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Market Pulse: June 24, 2024

Lou Brien is a Strategist/Knowledge Manager at DRW and keeps an eye on the Fed and the economy in general. He likes to say that he looks behind the headlines to examine the finer points of the data in order to not only know where the economy is, but where it is going.

As noted in this space in the first week of the year, 2024 is the biggest election year in history. That is true for the number of elections scheduled, but maybe also for the ramifications of the votes, although that is far from clear.

To be sure, it is a big year for the number of elections that are to be held. At the onset of the year The Atlantic Council figured there would be 83 national elections in 2024, to be held in 78 countries; and they noted the world will likely not see the same volume of elections again until 2048. The New York Times wrote that more than two billion people will have the chance to cast a ballot in their national elections this year in countries that combined account for about half the world’s population.

But it is also a big election year because of the potential changing of the guard/direction as a result of some of the voting outcomes. It certainly seems that there is a greater possibility now than at any time since the late sixties, that countries or regions will opt for the road not taken, and as opposed to less disruptive mid-course corrections.

Sure, most elections stick to the script. Mexico voted for a woman as President for the first time, but that was well foreshadowed, and no one can say the vote in Russia did not turn out as expected.

Some election results maintained the same pecking order for the political parties, but regardless can be seen as a reigning in of the current leadership; not so much a rebuke of those in power but more a reminder of political accountability. South Africa and India are examples of this.

For instance, Narendra Modi is still the Prime Minister of India after the national election in the world’s largest democracy but, for the first time during his decade in power, Modi’s Bharatiya Janata Party (BJP) no longer has an outright majority in Parliament. The change in the composition of the lawmakers was immediately noticeable, reports Bloomberg, “Signs of acrimony between the BJP-led government and the opposition were visible Monday (June 24) at the start of the first parliamentary session since election results earlier this month.”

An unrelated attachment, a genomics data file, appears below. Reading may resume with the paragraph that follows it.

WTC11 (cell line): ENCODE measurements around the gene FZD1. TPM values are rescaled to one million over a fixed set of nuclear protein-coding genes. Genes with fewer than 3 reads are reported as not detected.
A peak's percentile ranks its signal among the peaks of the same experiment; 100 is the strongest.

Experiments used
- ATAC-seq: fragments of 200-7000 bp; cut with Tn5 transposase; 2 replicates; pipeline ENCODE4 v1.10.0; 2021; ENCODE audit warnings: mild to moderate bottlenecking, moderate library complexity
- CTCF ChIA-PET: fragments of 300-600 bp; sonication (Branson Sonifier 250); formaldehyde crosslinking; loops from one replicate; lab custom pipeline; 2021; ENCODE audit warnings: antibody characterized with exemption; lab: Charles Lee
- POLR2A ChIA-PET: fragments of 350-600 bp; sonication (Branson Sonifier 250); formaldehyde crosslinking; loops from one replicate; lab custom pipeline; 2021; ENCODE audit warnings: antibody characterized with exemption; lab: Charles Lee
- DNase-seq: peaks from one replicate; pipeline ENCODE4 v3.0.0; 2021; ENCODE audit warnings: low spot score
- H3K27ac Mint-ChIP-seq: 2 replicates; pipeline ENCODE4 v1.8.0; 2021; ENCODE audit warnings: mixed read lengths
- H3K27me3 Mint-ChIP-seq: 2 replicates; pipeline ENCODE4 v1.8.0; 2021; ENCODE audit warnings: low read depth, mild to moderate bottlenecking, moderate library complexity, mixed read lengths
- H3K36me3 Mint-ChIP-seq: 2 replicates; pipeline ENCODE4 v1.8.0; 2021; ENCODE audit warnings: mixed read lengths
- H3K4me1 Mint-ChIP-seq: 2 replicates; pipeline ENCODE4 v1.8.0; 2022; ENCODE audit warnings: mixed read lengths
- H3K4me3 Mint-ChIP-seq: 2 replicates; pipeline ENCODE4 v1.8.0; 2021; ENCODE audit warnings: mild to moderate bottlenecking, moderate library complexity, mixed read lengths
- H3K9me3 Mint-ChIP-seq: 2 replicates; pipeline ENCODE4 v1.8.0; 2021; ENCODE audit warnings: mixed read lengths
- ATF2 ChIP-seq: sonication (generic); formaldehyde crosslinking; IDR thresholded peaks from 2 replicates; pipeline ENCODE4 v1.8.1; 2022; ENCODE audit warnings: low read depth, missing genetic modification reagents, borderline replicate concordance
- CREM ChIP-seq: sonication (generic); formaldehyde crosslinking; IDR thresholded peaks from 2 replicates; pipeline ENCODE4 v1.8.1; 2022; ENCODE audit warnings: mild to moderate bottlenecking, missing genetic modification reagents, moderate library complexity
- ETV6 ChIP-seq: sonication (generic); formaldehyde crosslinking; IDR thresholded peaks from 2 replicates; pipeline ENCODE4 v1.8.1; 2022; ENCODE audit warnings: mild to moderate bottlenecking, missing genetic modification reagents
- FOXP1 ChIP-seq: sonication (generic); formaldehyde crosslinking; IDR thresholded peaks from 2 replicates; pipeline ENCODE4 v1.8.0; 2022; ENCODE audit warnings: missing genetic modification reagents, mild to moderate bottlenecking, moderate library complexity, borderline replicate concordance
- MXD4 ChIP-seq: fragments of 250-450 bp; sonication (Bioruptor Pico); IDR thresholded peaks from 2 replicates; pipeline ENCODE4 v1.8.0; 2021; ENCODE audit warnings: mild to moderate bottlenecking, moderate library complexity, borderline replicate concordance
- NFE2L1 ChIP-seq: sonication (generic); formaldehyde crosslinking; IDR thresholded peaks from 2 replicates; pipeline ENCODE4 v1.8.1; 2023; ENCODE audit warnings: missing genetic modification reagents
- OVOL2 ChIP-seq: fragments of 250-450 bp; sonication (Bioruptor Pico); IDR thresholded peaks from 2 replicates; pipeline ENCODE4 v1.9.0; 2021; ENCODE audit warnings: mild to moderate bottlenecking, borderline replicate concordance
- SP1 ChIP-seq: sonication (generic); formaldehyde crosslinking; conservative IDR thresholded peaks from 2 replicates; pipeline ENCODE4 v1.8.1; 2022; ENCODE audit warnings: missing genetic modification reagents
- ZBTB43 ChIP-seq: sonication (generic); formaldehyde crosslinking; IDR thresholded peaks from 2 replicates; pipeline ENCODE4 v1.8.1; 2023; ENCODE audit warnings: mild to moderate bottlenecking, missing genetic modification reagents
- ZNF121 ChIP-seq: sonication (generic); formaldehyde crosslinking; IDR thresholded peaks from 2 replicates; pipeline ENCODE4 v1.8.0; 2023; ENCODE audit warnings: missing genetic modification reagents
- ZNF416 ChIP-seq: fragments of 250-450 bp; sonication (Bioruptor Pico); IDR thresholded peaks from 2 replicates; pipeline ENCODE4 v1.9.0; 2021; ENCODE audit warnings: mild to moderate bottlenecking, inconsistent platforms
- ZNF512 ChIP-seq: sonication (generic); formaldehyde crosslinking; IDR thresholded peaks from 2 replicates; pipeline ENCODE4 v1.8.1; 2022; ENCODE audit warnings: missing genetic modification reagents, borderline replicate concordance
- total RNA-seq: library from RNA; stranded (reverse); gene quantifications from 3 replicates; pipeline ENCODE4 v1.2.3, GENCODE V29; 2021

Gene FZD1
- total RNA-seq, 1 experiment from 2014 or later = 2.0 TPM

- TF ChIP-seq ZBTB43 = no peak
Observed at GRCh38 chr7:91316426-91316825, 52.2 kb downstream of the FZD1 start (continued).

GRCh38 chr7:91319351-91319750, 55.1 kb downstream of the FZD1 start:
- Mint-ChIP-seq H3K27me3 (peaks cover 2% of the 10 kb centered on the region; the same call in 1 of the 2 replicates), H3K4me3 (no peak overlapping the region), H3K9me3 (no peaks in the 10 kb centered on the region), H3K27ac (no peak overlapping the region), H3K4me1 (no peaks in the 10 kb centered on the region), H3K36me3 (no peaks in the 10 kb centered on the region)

In South Africa the ruling African National Congress (ANC) was denied its outright majority for the first time in three decades. From 1994, when Nelson Mandela led the ANC into power, until last month’s election, the party was able to rule as they saw fit, but not anymore; now results matter.

And so, the likelihood for Indian and South African politics in the short or medium term, that sliver of the future that is foreseeable, is either compromise or stalemate, but not metamorphosis or revolution.

But then there is France. There hasn’t been a national election so far this year in France and, for that matter, none was previously planned for 2024. But now the calendar shows us that France’s two-stage legislative election is scheduled for June 30 and July 7.

The election was a surprise. It is President Macron’s unexpected political gambit unveiled after his party got trounced in the EU Parliamentary election in early June. It can be said that the gist of the matter is not so much that Macron’s Renaissance Party did so poorly, but rather it is about the party that did so well in the European vote that pushed forward the French election.

Rassemblement National (RN or National Rally) won the largest share of France’s representation in the EU Parliament. The RN took 31.37% of the French total, more than double the percentage of the seats won by the Besoin d’Europe coalition that includes Macron’s group.